Whilst the three-part qualifying structure has increased the spectatorship and excitement in forming the grid for race day, it has also meant that constructors and drivers become conservative in their efforts at times.
For example, a driver who makes the final 10 shootout but has no chance of pole, uses the final session to post a respectful time but in essence to focus more on conserving tyres and set up them up for a stronger position in the race.
To combat this, Pirelli, the sole providers of tyres this year has reportedly offered to introduce specialised qualifying tyres for next year.
Certainly Red Bull, Mclaren and Ferrari have gone into the final sessions with an attacking nature, intent on edging their cars as close to the front row as possible. But midfield outfits like Mercedes, Force India and Renault face less impetus to push to the limit. Strategy becomes their focus as one accepted grid position loss could easily be regained with the Kers booster or an undercut in the pits.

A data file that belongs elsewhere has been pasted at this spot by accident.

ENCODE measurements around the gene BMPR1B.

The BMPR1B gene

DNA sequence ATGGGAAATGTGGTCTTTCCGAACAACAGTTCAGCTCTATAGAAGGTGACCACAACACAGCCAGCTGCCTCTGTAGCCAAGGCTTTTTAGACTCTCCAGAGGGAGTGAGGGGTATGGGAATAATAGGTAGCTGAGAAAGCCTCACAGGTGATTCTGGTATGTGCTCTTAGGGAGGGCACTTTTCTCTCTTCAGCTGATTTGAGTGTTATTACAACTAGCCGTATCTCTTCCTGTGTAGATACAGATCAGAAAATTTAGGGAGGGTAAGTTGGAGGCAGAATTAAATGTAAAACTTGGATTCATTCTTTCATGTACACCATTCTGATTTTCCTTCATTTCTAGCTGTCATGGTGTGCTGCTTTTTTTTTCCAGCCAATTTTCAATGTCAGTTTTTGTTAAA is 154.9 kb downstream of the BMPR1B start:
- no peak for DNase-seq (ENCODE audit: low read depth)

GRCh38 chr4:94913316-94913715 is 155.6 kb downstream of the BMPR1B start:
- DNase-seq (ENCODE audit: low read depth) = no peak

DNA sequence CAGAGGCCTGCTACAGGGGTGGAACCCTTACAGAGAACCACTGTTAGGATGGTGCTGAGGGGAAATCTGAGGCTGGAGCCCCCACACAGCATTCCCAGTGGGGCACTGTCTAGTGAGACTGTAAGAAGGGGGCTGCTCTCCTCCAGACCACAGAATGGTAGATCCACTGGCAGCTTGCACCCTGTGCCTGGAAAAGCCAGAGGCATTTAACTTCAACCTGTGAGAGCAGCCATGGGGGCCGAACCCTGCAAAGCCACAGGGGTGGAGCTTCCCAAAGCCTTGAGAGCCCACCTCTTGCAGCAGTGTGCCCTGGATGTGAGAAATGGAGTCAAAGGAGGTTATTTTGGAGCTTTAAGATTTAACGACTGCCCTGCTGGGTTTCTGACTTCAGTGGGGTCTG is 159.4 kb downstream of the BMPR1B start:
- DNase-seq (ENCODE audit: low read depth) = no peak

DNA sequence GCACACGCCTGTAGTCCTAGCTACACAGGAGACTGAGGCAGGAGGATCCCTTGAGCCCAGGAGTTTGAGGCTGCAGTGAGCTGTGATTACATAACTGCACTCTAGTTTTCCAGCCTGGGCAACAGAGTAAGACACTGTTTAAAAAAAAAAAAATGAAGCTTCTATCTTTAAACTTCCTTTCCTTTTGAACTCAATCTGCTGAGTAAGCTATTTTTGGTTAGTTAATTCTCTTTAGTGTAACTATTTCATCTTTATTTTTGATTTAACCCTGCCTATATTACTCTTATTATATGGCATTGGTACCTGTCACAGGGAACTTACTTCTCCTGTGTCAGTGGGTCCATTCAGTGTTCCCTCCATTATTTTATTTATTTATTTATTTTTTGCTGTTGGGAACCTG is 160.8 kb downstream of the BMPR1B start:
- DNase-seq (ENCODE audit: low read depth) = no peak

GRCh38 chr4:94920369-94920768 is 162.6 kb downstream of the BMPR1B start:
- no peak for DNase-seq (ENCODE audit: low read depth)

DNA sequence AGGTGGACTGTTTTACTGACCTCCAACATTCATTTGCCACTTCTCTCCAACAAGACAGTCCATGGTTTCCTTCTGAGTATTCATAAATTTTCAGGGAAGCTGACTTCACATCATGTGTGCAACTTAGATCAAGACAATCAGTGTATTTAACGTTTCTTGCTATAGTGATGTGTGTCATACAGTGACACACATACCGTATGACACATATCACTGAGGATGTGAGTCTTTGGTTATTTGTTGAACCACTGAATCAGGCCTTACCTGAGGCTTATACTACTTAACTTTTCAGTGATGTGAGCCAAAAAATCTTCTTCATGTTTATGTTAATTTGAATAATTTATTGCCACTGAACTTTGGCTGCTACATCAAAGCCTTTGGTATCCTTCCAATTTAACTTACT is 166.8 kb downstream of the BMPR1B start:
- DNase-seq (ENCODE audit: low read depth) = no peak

Imagine if all 24 drivers in each qualifying session were afforded sets of heavily gripped rubber that could produce the fastest single lap pace.
Qualifying Tyres: A Good Idea?
The cliff-edged tyres used on race day could continue to cause intense uncertainty and continued action throughout the Grand Prix. Yet the ability for drivers to fight for every position on the grid could further enhance the strategies for the race itself.
Drivers on the cusp like Nico Rosberg and the returning Robert Kubica would have a greater opportunity to demonstrate their raw pace to split teams at the front.
Similarly, the likes of Team Lotus may seize an opportunity to finally claim grid positions ahead of Toro Rosso and Williams if they can initialise a setup with the tyres that would continue their progress.
The idea from Pirelli has been put forward for the teams' input. Let's hope that the teams see the opportunities behind the plan and embrace it to its inception.